Neil Porteous is a teacher who knows how to get things done, and he might be the most dedicated foreign teacher I’ve ever heard of or met in the Middle Kingdom (more on that later). To wit on my first point, as Xinhua reports:
All 45 students in his class in Shimen High School in the city of Foshan, south China’s Guangdong Province, passed with good enough results to access the country’s key universities.
Six of them ranked among the top 100 in the province, where 727,000 students took the exam, also known as gaokao.
That’s a staggering level of success for any teacher, much less for someone teaching to a test infamous around the world for its inanity and focus on rote memorization. College entrance exams anywhere carry an enormous amount of pressure for high school kids, but if you fuck up, say, the SAT in the US, it won’t kill your intended career or negate the years you’ve already spent in education. However, in a country like China, where there are only a handful of top universities and your opportunity to get into those universities is tied to your hukou and gaokao score, pressure to succeed is turned up exponentially. Students in China spend the first eighteen years of their lives being turned into mindless, downtrodden learner automatons. Working in a private language school, I never got to spend a lot of time teaching high schoolers, but the stress of being a Chinese student showed even on the faces of my eleven- and twelve-year-olds.
What’s amazing about Mr. Porteous is that he was able to push his students to succeed by going vigilante, transforming into Batman with a whiteboard and marker and turning Chinese education on its head. According to Porteous’s students, “[He] never [forced] us to do anythi
“Seeing us buried in schoolwork, he brought us fruit, chicken soup, porridge and Italian food. He even played guitar and sang for us sitting on stairs,” Zheng recalled, adding that such “seemingly rebellious acts” helped ease the pressure that is put on students.
By most standards of the coveted elements of “Western education” that foreign teachers are hired for their supposed ability to provide, Neil Porteous’s methodology is far from unorthodox. Going to school in the US, I had so many teachers with (effective) “outside the box” approaches to education that I have a hard time remembering all of them. There was Mr. Thomas, who kept a dangerous (and borderline illegal) geology lab on my high school’s campus. Instead of writing a paper or concocting a lame experiment for our final project, we spent a full day in the Colorado School of Mines Edgar Experimental Mine, where we spent the day operating heavy machinery, drilling with big fuckoff drills, setting explosives and examining rocks we’d cracked out of the walls of the mine ourselves. At the end of the day, one lucky student got to push a detonator while a pure bass explosion pulled in a lungful of air and shot it back out in a couple of short, terrifyingly awesome seconds. Another teacher, Mr. Hilbert, ran his AP English class with the rigor of a football coach. After all of our class passed the test with high enough marks for college credit, his only lament was that we wouldn’t get a banner raised in the gymnasium for our accomplishment.
To say my favorite teachers weren’t unorthodox is in no way an attempt at a backhanded compliment; I was lucky to have a lot of great teachers who approached learning with a special kind of creativity. What makes Mr. Porteous stand out is that he was able to implement such, well, different teaching methods in a Chinese public high school. Eschewing the traditional dancing monkey or pronunciation guide role that most foreign teachers are expected to fill in Chinese public schools, Porteous took full control of his classroom and refused to compromise with the local education standards (which is absolute shit in most cases). He got himself promoted into an academic advisory role and seems to have spent a lot of time relieving the crippling pressures of taking the gaokao. The fact that a school would cede that much control to a foreign teacher is incredible given the education system in China, and I think makes a great argument for why foreign instruction shouldn’t be segregated from Chinese instruction.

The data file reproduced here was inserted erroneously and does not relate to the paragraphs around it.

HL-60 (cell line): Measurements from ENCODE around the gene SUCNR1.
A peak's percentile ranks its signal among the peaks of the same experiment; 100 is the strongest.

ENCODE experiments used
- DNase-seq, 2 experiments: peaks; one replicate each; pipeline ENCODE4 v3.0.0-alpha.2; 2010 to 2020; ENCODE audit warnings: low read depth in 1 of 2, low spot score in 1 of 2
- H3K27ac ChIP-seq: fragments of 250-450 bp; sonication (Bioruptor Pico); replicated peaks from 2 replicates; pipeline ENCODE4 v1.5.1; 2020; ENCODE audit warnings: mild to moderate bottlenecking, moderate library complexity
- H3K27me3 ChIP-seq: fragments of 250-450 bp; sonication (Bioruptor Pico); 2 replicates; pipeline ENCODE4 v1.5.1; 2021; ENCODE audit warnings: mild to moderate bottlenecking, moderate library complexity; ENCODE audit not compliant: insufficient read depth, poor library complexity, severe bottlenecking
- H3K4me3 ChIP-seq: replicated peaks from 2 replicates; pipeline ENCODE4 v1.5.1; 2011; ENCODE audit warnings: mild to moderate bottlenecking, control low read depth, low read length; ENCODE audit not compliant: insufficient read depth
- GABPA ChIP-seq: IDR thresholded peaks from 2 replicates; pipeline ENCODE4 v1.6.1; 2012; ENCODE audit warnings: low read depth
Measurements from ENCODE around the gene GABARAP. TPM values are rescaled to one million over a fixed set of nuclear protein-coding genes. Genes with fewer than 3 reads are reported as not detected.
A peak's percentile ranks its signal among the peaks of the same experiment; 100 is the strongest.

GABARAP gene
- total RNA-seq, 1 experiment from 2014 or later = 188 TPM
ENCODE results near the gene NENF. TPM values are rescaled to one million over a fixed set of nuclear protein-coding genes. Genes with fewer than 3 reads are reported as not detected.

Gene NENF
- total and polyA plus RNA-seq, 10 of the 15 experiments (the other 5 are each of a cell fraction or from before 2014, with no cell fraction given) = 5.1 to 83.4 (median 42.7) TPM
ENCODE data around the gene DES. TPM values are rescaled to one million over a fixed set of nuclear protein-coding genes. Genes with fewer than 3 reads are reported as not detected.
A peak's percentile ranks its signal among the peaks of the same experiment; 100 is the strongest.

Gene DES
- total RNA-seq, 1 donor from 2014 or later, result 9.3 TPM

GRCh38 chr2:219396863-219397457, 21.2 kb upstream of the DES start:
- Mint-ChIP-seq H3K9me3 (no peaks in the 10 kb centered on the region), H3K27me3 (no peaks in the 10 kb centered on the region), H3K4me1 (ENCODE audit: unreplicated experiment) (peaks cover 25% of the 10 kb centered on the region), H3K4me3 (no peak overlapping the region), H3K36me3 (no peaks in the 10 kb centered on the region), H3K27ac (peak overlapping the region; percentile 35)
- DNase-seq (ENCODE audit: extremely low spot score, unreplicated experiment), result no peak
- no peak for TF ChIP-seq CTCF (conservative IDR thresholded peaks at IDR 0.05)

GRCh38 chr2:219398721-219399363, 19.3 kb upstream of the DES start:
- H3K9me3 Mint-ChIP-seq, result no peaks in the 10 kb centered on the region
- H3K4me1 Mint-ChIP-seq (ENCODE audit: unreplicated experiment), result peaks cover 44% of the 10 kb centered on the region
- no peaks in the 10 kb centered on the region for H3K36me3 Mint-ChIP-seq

The justification for issuing work permits to foreign teachers is that they fill a role that a local teacher could not, mostly based on their (supposed) native speaking ability. That’s flawed logic, and I think it holds a lot of great teachers back from realizing the full potential in their students. I put a lot of work into making sure my classes were fun, effective and different from how my students were learning during their day jobs, but foreign teachers are never made to feel like anything more than a supplement, something to give students a slight competitive advantage over their peers. I had my students for two hours a week at most, while they spent the rest of their educational life watched over by strict Chinese teachers who’d sooner throw chalk and “kill the chicken” rather than think a millimeter outside the box.
I suspect it’s the same for most foreign teachers outside of über-expensive international schools. In primary and middle schools you get a forty-minute block to teach… something… to a group of forty (or more, god help you) screaming students. High school students are too burned out to really care about their foreign teacher, and my experience with university has mostly been teaching to ten motivated English learners and ninety people either sleeping or scrolling through their iPhones. Mr. Porteous’s success story isn’t necessarily a worldwide educational breakthrough, but I think it provides a blueprint for how hands-on foreign instruction can push students to succeed in ways that China’s current draconian culture of education could never do.
Previously: Teaching Culture with Your Language